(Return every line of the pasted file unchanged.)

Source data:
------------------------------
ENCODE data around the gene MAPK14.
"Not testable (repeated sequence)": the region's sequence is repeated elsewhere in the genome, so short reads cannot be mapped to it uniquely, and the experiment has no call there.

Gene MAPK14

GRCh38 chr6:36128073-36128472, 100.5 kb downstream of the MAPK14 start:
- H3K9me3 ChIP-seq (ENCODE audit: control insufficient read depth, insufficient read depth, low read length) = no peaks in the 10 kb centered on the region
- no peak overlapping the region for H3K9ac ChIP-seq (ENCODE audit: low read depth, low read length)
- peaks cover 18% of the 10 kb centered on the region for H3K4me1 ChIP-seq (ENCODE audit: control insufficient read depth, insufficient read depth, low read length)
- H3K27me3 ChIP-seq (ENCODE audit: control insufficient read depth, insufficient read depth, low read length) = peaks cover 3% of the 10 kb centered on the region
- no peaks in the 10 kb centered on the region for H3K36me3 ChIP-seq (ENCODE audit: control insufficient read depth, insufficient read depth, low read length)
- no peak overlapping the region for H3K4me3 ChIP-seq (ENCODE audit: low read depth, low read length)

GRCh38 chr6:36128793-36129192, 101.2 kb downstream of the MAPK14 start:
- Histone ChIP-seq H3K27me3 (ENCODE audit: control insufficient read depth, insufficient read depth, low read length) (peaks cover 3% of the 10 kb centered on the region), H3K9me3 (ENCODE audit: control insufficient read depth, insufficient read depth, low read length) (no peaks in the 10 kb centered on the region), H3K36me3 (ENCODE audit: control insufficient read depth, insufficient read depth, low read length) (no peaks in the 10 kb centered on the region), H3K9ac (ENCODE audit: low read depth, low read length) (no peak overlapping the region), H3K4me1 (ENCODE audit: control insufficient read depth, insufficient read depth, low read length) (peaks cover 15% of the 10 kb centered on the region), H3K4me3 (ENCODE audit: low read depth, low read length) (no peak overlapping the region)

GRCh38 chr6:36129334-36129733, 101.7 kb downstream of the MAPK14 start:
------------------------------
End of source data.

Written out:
ENCODE data around the gene MAPK14.
"Not testable (repeated sequence)": the region's sequence is repeated elsewhere in the genome, so short reads cannot be mapped to it uniquely, and the experiment has no call there.

Gene MAPK14

GRCh38 chr6:36128073-36128472, 100.5 kb downstream of the MAPK14 start:
- H3K9me3 ChIP-seq (ENCODE audit: control insufficient read depth, insufficient read depth, low read length) = no peaks in the 10 kb centered on the region
- no peak overlapping the region for H3K9ac ChIP-seq (ENCODE audit: low read depth, low read length)
- peaks cover 18% of the 10 kb centered on the region for H3K4me1 ChIP-seq (ENCODE audit: control insufficient read depth, insufficient read depth, low read length)
- H3K27me3 ChIP-seq (ENCODE audit: control insufficient read depth, insufficient read depth, low read length) = peaks cover 3% of the 10 kb centered on the region
- no peaks in the 10 kb centered on the region for H3K36me3 ChIP-seq (ENCODE audit: control insufficient read depth, insufficient read depth, low read length)
- no peak overlapping the region for H3K4me3 ChIP-seq (ENCODE audit: low read depth, low read length)

GRCh38 chr6:36128793-36129192, 101.2 kb downstream of the MAPK14 start:
- Histone ChIP-seq H3K27me3 (ENCODE audit: control insufficient read depth, insufficient read depth, low read length) (peaks cover 3% of the 10 kb centered on the region), H3K9me3 (ENCODE audit: control insufficient read depth, insufficient read depth, low read length) (no peaks in the 10 kb centered on the region), H3K36me3 (ENCODE audit: control insufficient read depth, insufficient read depth, low read length) (no peaks in the 10 kb centered on the region), H3K9ac (ENCODE audit: low read depth, low read length) (no peak overlapping the region), H3K4me1 (ENCODE audit: control insufficient read depth, insufficient read depth, low read length) (peaks cover 15% of the 10 kb centered on the region), H3K4me3 (ENCODE audit: low read depth, low read length) (no peak overlapping the region)

GRCh38 chr6:36129334-36129733, 101.7 kb downstream of the MAPK14 start: